Crime: Losing the Street War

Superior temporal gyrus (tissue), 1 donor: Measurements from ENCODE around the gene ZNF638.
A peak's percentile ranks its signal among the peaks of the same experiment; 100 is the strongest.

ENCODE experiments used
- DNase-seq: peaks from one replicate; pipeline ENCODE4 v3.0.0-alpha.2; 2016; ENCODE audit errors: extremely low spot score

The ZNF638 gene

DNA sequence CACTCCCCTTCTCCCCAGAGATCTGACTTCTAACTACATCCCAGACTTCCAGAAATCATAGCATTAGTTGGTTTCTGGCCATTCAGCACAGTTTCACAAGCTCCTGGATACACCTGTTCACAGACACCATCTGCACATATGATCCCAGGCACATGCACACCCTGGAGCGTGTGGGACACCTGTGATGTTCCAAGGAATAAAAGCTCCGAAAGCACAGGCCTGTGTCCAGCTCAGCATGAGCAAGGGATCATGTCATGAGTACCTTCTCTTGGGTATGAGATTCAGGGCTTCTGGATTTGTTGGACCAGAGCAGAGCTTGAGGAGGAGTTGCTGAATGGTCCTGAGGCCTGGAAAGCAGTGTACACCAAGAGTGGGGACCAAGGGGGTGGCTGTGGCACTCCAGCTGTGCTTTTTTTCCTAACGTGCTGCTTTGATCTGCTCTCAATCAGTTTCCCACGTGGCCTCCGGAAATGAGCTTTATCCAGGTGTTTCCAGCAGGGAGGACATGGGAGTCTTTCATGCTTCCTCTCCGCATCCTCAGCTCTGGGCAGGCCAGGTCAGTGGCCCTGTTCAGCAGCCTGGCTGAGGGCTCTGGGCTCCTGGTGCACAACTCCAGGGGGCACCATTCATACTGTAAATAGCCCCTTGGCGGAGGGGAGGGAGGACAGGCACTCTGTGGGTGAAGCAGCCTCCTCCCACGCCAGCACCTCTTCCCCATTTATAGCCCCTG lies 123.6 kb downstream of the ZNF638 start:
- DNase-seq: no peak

A recent surge in violent crime is creating anxiety at the Justice Department and posing potential political problems for the Bush administration. The 3.7 percent rise for the first six months of 2006, cited in a new FBI report, was greater than expected and included a 9.7 percent spike in robberies. (Minneapolis and Oakland, Calif., saw jumps of more than 30 percent.) Police groups say the surge comes at the same time the White House has drastically cut aid for state and local law enforcement programs. "We don't have the support from Washington," says Los Angeles Police Chief Bill Bratton. Government figures show the FBI has shifted agents off standard criminal cases to work counter-terrorism; the bureau has 994 fewer criminal case agents than it did on September 11, 2001--an 18 percent drop. (A Justice Department rep says it's "highly unlikely" the crime increase is tied to federal funding, but they've dispatched teams to investigate.) The numbers have caught the attention of top Democrats on Capitol Hill. "If you look at the figures, they're pretty striking," says one Democratic aide, who is not authorized to speak publicly about policy. In a recent letter to FBI Director Robert Mueller, Judiciary Committee member Sen. Dianne Feinstein called the crime increases "alarming."